Bacao (Theobroma bicolor) is a fruit of the cacao family which grows in bunches. The tree grows to between 15 and 20 meters in height. The fruit is around 30 centimeters long and around 12 centimeters wide. It is grown in level and fertile soils, and has large leaves and tiny flowers, which hang from the branches. The outer part of the fruit is oval in shape and the skin is grooved and cracked. The yellowish flesh, which contains numerous round seeds, has a pleasant fruity aroma.
It is grown in the Quibdó region and is an important part of local food heritage. It is eaten mainly by the section of the population descended from the African and indigenous communities. It is grown mainly in private gardens, together with other fruit trees that provide shade, and it is traditionally eaten at home, as it is, by adults and children alike. The seeds are used to make flour, which is then used to prepare juice, jam, drinks and to extract a fatty condiment that is used for cooking.
As it mainly grows wild, large crops are not grown. However, in local food culture bacao is the perfect fruit for a snack outdoors which all the family can enjoy. It can be found in various regions of Chocó but predominantly in the municipality of Quibdó, where it has always been freely grown and eaten. As it has no commercial value, it is grown only in small quantities for family consumption and is hard to find on sale.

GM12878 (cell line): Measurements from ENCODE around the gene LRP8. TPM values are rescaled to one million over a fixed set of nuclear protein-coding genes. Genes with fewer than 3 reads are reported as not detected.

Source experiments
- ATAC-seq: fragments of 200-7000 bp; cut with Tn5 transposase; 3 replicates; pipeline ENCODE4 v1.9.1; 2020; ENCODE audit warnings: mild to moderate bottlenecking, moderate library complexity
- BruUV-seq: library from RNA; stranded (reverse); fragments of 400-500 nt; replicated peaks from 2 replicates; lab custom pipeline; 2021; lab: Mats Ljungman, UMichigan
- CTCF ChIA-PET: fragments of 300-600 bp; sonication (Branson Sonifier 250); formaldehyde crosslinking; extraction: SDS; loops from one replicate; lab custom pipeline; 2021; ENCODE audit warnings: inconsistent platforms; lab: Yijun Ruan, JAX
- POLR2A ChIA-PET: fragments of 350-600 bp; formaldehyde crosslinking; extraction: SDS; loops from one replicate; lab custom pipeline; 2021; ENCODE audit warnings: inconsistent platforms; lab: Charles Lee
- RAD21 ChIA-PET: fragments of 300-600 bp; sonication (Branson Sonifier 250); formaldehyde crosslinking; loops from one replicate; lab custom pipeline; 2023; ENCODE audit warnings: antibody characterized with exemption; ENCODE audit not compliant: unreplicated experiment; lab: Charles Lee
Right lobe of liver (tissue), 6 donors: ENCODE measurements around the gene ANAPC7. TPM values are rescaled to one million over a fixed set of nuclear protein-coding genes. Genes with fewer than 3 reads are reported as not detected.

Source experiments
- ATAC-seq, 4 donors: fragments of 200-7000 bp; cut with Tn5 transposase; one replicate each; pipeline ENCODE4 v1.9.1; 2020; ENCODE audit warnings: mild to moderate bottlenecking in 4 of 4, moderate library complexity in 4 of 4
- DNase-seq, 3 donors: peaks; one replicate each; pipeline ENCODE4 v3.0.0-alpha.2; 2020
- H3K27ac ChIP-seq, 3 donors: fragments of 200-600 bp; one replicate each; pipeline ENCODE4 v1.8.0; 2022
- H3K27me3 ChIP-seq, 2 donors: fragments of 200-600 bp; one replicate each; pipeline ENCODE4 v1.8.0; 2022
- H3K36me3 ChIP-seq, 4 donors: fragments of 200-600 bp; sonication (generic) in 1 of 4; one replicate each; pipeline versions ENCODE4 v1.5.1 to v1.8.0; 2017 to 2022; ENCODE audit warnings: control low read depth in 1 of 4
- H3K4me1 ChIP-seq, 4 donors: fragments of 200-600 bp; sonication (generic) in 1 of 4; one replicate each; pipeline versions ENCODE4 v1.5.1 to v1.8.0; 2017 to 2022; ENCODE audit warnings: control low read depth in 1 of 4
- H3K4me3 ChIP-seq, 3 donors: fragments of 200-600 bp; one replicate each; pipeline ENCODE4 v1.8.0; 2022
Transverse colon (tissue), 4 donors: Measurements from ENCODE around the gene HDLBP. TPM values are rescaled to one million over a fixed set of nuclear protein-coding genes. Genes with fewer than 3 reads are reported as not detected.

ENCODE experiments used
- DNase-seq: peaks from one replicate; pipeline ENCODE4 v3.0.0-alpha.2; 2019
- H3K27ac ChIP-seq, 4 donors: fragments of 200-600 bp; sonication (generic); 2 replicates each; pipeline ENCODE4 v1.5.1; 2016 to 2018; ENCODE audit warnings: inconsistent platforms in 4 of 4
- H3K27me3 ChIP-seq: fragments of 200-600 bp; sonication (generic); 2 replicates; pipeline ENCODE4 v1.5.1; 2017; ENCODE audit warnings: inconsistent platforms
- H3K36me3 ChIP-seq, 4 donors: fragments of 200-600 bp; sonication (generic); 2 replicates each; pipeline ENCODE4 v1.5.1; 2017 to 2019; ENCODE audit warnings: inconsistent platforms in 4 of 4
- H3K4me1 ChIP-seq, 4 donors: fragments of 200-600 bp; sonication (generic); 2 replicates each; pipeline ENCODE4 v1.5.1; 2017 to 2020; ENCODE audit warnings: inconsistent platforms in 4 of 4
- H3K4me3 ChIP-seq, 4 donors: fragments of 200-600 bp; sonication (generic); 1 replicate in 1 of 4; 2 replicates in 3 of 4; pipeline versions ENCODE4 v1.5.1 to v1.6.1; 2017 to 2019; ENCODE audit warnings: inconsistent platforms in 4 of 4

This product is at risk of disappearing because it has become less popular, as young people and children prefer industrially-made snacks to this traditional product, which many associate with a lifestyle which younger generations seek to distance themselves from once they have finished school. For that reason, bacao is mainly eaten by adults and elderly people who, as they eat it, remember the flavor of pleasant experiences and past memories, associated with childhood and family life.Back to the archive >